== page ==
A systematic review of agomelatine-induced liver injuryReport as inadecuate

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Journal of Molecular Psychiatry

, 3:4

First Online: 21 April 2015Received: 30 November 2014Accepted: 11 April 2015


Agomelatine is an antidepressant with a unique mechanism of action. Since its marketing in 2009, concerns have been raised regarding its potential to induce liver injury. The authors therefore address the need to comprehensively evaluate the potential risk posed by agomelatine of inducing liver injury by reviewing data from published and unpublished clinical trials in both the pre- and postmarketing settings, as well as data from non-interventional studies, pharmacovigilance database reviews and one case report. Recommendations for clinicians are also provided.

In this review, agomelatine was found to be associated with higher rates of liver injury than both placebo and the four active comparator antidepressants used in the clinical trials for agomelatine, with rates as high as 4.6% for agomelatine compared to 2.1% for placebo, 1.4% for escitalopram, 0.6% for paroxetine, 0.4% for fluoxetine, and 0% for sertraline. The review also provides evidence for the existence of a positive relationship between agomelatine dose and liver injury. Furthermore, rates of liver injury were found to be lower in non-interventional studies. Findings from pharmacovigilance database reviews and one case report also highlight the risk of agomelatine-induced liver injury.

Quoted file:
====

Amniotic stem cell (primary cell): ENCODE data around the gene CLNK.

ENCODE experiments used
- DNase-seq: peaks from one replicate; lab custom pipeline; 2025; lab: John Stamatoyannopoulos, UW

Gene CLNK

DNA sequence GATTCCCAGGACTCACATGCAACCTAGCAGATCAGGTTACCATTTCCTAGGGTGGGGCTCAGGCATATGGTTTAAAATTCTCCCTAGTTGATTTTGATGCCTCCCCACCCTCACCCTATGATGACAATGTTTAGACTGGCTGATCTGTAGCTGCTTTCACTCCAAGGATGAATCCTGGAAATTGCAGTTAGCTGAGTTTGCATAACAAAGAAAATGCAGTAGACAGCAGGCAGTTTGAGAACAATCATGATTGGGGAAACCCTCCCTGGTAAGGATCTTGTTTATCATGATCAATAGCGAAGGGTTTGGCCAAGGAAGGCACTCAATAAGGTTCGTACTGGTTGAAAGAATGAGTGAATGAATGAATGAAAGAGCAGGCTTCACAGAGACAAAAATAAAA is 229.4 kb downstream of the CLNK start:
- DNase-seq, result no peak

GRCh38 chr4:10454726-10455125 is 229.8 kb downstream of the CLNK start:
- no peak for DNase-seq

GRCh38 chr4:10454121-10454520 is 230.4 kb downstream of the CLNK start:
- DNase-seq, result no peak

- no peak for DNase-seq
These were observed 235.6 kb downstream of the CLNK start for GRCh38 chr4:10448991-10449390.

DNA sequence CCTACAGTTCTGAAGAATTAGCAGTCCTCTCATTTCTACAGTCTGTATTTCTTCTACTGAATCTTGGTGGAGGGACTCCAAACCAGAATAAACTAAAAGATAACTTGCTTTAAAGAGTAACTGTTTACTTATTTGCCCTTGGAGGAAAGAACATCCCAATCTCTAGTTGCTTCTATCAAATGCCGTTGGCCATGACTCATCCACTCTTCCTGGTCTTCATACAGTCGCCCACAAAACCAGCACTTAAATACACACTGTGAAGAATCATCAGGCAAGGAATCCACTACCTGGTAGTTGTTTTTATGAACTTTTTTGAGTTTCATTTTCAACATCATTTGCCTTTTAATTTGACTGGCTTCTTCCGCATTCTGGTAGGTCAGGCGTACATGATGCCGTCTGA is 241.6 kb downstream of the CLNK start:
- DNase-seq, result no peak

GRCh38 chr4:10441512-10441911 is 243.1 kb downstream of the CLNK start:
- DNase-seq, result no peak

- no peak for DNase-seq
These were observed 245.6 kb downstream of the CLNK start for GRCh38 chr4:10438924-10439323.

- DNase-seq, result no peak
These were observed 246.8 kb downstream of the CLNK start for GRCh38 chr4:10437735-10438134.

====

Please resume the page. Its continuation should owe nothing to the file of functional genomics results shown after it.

As agomelatine does pose a risk of liver injury, clinicians must carefully monitor liver function throughout treatment. However, agomelatine’s unique mechanism of action and favourable safety profile render it a valuable treatment option.

A quantitative analysis of agomelatine-induced liver injury is lacking in the literature and would be welcomed.

KeywordsAdverse event Antidepressant Clinical recommendations Depression Hepatotoxicity Melatonin analogue  Download fulltext PDF

Author: Silka Dawn Freiesleben - Karolina Furczyk

Source: https://link.springer.com/

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